New Southern Cal head coach Steve Sarkisian may be known for his offensive prowess, and USC may be glamorous because of its offensive history, but the real secret to its success is its defense. If it weren't for the defense in 2013, USC wouldn't have won 10 games amid all the chaos that happened around the team.
Last season's 3-2 start set off a chain of strange events, as head coach Lane Kiffin was relieved of his duties, defensive line coach Ed Orgeron took over as interim head coach, and the team still managed to win 10 games.
Yet, that wasn't good enough for Orgeron to get the permanent head coaching job, and he split after Sarkisian's hire in December.
As for the defense making USC a contender, the offensive numbers tell the story for us. The Trojans finished last season No. 10 in total offense (399.9 yards per game) and passing (3,180 total yards) in the Pac-12, and No. 7 in rushing offense (172.8 yards per game) in the conference.
With numbers like that and a nine-win regular season, clearly the defense had to have pulled its weight and then some.
The defense finished ranked No. 3 in the Pac-12 in scoring (21.2 points per game), No. 1 in total defense (335.2 yards per game), No. 2 in rushing defense (120.6 yards per game) and No. 2 in passing defense (214.6 yards per game).
With a performance like that, it would only be natural to see the NFL think highly of Orgeron's defense. However, just two players—defensive end George Uko and safety Dion Bailey—will head to the NFL draft early.
The good news is that despite the loss of five players from the 2013 defensive two-deep depth chart, USC had a very young defense overall last season. In fact, perhaps the biggest name on the defense, soon-to-be sophomore safety Su'a Cravens, returns. That's a good place to build from.
Cravens finished last year with 52 tackles, 1.5 tackles for loss, four interceptions and five passes defensed, just to name a few of his highlights.
If that's the beginning for Cravens, it is a good sign for the fresh start the group will get under new defensive coordinator Justin Wilcox.
Sarkisian will entrust Wilcox, who was his defensive coordinator at Washington, with keeping up USC's defensive tradition.
The good news there is that Wilcox immediately led a turnaround of a defense that was ranked 105th or worse in every major category when he got on campus. In 2013, Washington ranked in the top 45 of all the major categories except rushing defense.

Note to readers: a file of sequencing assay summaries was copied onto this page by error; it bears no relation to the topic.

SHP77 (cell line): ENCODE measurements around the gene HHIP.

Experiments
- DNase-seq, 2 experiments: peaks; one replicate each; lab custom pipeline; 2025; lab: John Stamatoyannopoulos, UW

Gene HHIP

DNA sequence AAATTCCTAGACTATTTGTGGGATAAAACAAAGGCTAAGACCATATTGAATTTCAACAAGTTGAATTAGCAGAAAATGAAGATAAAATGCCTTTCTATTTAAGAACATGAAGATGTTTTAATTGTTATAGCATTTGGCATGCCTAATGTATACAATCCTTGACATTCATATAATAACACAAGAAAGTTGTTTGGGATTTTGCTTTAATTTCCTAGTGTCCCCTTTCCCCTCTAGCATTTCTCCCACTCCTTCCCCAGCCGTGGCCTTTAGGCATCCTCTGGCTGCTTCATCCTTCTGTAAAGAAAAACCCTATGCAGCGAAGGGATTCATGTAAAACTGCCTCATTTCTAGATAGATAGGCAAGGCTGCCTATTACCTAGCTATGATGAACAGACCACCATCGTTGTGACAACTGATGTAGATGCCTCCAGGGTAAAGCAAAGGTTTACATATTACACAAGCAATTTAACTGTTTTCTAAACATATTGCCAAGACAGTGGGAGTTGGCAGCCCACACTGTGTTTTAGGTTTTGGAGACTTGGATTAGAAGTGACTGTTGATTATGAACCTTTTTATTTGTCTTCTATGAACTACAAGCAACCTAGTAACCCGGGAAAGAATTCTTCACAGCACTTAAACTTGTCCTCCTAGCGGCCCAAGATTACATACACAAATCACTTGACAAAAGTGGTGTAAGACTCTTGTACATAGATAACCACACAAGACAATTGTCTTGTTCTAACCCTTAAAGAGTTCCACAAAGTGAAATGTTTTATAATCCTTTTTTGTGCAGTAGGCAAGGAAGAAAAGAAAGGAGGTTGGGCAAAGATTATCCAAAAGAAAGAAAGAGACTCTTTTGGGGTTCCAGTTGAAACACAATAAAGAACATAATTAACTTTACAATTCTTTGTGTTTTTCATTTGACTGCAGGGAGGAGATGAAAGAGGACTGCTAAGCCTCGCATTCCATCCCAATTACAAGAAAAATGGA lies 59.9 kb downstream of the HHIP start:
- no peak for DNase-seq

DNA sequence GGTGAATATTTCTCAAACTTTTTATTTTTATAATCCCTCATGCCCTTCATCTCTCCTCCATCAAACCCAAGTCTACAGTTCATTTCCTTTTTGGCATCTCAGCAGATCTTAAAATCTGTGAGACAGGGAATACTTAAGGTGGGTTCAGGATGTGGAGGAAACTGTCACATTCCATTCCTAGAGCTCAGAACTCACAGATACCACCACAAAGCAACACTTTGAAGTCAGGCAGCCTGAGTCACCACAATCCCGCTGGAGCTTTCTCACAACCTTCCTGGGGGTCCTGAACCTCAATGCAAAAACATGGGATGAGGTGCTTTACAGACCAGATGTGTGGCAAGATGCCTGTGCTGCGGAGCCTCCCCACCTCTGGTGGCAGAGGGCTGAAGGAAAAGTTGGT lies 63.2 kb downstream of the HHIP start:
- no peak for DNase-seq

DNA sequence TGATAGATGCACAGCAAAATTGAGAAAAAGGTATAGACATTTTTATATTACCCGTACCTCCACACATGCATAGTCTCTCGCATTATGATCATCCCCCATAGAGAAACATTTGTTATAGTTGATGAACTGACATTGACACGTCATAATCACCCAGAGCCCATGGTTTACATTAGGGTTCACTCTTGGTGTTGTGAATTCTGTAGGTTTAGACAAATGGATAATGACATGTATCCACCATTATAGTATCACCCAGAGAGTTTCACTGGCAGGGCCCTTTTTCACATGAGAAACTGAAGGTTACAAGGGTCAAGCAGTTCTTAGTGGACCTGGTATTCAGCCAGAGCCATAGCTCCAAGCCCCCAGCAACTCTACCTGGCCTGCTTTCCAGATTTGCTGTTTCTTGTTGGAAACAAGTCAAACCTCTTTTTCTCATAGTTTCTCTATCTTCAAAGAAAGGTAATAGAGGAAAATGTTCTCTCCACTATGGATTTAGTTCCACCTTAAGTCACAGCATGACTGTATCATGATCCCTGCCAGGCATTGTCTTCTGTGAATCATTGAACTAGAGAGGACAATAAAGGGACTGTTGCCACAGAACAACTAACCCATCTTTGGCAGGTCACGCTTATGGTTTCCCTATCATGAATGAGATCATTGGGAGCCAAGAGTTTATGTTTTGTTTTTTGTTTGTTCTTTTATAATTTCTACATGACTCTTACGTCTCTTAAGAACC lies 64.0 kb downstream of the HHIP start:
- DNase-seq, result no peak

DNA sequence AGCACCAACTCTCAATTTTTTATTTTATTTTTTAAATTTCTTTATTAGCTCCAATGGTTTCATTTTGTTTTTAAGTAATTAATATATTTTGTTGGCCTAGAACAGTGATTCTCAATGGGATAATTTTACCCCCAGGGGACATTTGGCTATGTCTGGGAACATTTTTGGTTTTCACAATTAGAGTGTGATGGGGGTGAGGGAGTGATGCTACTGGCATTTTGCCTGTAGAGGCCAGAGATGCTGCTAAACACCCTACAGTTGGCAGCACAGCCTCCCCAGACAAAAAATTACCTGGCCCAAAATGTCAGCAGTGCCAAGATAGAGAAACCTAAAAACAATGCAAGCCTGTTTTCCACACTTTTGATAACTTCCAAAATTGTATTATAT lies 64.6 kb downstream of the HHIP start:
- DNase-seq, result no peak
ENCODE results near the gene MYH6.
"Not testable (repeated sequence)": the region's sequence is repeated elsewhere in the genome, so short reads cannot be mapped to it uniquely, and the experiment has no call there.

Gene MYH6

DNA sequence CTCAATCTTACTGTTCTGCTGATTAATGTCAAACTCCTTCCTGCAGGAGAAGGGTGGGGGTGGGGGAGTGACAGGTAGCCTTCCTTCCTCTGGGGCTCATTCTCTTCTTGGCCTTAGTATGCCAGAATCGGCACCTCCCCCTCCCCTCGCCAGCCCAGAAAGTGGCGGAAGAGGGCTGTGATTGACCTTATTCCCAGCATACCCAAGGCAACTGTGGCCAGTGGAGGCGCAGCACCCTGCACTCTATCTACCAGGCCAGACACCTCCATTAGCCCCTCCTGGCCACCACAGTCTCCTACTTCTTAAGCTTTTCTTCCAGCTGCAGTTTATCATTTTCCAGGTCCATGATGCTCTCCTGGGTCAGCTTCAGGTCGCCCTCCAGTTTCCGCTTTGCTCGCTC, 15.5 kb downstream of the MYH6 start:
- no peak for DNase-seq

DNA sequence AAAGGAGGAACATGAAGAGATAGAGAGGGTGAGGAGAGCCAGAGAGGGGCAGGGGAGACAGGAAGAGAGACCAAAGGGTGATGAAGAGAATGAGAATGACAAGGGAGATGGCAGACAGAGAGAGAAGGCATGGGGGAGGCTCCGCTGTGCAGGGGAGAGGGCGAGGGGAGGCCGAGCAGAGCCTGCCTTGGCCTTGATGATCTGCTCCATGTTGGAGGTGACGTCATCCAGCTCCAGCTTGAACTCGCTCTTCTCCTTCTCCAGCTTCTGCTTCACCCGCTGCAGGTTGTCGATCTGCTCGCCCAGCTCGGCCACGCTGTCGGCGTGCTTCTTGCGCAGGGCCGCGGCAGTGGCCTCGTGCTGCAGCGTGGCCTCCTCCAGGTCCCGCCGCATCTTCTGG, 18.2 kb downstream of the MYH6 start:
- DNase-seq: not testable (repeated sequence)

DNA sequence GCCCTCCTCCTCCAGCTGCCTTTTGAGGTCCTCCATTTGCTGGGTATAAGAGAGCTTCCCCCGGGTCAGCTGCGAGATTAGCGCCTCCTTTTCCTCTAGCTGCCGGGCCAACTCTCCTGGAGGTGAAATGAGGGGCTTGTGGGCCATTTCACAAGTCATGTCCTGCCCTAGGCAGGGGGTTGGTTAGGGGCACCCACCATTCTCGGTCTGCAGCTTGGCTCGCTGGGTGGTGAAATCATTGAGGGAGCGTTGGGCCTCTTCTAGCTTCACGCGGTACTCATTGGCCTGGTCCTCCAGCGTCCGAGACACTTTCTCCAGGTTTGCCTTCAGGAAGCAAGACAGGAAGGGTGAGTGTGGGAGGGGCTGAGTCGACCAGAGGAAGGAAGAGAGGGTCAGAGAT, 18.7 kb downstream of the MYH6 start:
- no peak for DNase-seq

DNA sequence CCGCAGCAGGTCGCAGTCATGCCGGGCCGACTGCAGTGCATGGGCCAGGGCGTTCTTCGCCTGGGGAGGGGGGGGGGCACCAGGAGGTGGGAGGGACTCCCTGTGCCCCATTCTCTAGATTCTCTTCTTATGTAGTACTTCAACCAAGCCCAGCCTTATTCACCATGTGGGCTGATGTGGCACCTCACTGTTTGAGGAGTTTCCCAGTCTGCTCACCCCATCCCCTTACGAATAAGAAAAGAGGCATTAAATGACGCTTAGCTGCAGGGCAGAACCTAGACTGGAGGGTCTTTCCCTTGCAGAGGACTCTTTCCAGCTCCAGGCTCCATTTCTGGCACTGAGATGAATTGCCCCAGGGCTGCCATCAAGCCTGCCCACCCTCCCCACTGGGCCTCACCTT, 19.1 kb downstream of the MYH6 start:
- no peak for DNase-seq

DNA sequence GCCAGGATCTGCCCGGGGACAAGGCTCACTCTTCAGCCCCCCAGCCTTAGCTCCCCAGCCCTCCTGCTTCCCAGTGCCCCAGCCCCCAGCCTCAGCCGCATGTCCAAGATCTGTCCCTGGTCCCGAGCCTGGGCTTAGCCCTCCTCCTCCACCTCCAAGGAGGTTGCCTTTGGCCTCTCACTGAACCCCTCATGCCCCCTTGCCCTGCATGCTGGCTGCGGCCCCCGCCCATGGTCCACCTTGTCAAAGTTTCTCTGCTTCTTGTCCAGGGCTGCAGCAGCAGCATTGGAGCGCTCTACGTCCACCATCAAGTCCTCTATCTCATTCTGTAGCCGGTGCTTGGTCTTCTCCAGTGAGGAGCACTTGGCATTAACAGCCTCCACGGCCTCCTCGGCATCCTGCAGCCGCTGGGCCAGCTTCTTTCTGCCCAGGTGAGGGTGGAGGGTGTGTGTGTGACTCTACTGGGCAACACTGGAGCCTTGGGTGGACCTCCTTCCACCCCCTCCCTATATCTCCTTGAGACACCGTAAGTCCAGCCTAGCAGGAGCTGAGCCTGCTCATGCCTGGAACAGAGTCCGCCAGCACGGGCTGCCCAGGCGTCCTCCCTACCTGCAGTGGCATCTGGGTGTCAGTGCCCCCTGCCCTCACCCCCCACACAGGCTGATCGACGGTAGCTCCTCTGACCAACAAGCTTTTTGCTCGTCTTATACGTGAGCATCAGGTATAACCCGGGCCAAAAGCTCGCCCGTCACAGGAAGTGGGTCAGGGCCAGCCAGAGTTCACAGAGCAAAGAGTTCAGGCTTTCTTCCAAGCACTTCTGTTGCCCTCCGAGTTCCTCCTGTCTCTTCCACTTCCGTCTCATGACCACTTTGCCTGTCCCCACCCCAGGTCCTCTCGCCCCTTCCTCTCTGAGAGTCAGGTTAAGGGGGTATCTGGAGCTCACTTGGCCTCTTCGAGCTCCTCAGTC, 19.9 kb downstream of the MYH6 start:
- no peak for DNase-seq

Wilcox will have plenty of talent to work with, as eight starters off the 2013 Trojans defense return. It will be interesting to see what he can do with perhaps the greatest amount of talent he's ever had to work with at one time.
However, the detractors may point out that USC traded one offensive guru for another coach who will call the plays, and that means less time spent overseeing what's happening on defense.
As ESPN.com's Steve Bisheff points out, that hasn't worked out too well for the Men of Troy in the past.
In fact, a quick look at the coaches who have been successful at USC over the last 40 years—namely John McKay, John Robinson and Pete Carroll—it was always the defense that sparked championship runs.
Sure, under McKay there was O.J. Simpson, Mike Garrett and others on offense, but the real stars were on the other side in a group nicknamed "The Wild Bunch." Under Robinson, for every offensive star there were guys like Ronnie Lott or Joey Browner, and the list is much the same for Pete Carroll.
The common denominator for all three coaches was that they were equally attentive to both sides of the ball.
If Sarkisian is to be successful in his return to USC, he would be wise to learn from his mentor, Carroll, and find a way to be more involved in the defense than his predecessor was.
For what it's worth, Carroll was a Sarkisian fan from the get go, according to reports from his most recent talk on the USC campus, per Rich Hammond of The Orange County Register:
If Carroll was right in backing Sarkisian, it won't be his offense that gets USC back to winning championships—it will be maintaining the defensive tradition that will matter most.